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FBI Says More Women Robbing Banks

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Nationwide, FBI statistics show 25 percent more women are committing robberies now compared to just a few years ago. Nationwide, FBI statistics show 25 percent more women are committing robberies now compared to just a few years ago.
"I think we get excited about women who rob banks because we go back to the Bonnie and Clyde episode in the 30s," Psychologist Dr. Stewart Beasley said. "I think we get excited about women who rob banks because we go back to the Bonnie and Clyde episode in the 30s," Psychologist Dr. Stewart Beasley said.

By Jacqueline Sit, NEWS 9 for News On 6

OKLAHOMA CITY -- Oklahoma City Police and the FBI are still searching for the woman who held up a northwest Oklahoma City bank Wednesday. The crime is now part of a growing trend.

Just a few years ago, a woman robbing banks was nearly unheard of, but FBI statistics show it's not a boys only club anymore and the women's motives are more "practical."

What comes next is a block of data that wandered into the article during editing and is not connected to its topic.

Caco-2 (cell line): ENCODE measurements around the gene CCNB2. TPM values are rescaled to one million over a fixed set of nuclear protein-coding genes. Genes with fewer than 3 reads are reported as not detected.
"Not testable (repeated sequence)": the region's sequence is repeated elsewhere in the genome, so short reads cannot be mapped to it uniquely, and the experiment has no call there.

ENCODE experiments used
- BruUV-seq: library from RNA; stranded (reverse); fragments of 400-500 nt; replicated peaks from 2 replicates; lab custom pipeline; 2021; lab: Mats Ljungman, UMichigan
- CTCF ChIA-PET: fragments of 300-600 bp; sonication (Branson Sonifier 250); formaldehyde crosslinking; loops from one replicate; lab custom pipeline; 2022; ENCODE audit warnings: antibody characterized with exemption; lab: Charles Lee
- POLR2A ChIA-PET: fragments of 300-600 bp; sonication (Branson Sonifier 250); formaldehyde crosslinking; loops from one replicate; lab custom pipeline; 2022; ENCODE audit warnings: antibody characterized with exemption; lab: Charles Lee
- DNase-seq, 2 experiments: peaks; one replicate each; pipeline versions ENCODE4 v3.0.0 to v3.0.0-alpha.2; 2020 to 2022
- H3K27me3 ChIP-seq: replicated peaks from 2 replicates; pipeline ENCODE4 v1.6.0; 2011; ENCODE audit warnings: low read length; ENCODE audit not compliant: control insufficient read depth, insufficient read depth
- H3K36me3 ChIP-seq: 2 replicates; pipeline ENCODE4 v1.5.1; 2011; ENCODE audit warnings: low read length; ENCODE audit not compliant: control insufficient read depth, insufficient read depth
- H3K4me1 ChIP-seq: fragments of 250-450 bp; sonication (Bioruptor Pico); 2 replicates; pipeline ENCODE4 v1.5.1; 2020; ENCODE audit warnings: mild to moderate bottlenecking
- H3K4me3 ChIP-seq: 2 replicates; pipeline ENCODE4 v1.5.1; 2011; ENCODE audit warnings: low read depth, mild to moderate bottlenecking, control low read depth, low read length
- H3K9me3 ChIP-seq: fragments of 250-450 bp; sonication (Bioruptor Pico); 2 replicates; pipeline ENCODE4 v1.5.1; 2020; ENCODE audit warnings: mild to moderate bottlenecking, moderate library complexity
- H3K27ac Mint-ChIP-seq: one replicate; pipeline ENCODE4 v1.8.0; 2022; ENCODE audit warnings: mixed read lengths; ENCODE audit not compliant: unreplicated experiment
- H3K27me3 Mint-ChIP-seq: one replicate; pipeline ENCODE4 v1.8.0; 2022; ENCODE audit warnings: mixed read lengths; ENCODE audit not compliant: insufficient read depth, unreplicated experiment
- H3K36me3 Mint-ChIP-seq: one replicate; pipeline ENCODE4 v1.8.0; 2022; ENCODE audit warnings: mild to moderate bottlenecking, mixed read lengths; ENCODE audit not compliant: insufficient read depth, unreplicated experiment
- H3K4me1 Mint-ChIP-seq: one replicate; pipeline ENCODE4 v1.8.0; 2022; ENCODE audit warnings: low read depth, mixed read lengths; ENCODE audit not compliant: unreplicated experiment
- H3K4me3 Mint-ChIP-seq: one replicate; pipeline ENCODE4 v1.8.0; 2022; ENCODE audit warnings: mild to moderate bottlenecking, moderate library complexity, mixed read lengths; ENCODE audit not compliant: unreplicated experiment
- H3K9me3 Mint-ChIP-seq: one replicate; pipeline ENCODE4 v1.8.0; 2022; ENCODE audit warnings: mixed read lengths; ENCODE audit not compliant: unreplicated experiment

Earlier this week, a woman walked into an Oklahoma City BancFirst and handed the teller a note demanding money. The suspect kept her hands in her pockets, implying she had a gun, but nobody ever saw one. This is just one case of a crime more women are committing across the country.

"Nationally, the rate executed by female robbers is much higher than it is in Oklahoma, about twice as much," FBI spokesperson Gary Johnson said.

Nationwide, FBI statistics show 25% more women are committing robberies now compared to just a few years ago.

"I think we get excited about women who rob banks because we go back to the Bonnie and Clyde episode in the 30s," Psychologist Dr. Stewart Beasley said.

From the infamous Bonnie, to the high profile headliners over the years, teen Barbie bandits captured last year in Georgia, Northern Virginia's cell-phone-bandit caught in 2005 and the Starlett Bandit still on the loose in Los Angeles. In the Sooner state, all but one of five robberies in the last several years has been solved.

"They're less likely to use guns or threaten they have a gun, but when caught or checked out they don't have a weapon at all," Dr. Beasley said.

For men, the motive is adrenaline or to feed drug, gambling or alcohol addiction. For their female counterparts, the motives are similar but experts say either a significant other puts her up to it or they're committing the crimes for more practical reasons such as providing for the family.

"On a very rare occasion do you see an individual that is hard up to simply provide for the family and they choose to rob a bank. That's very rare," Johnson said.

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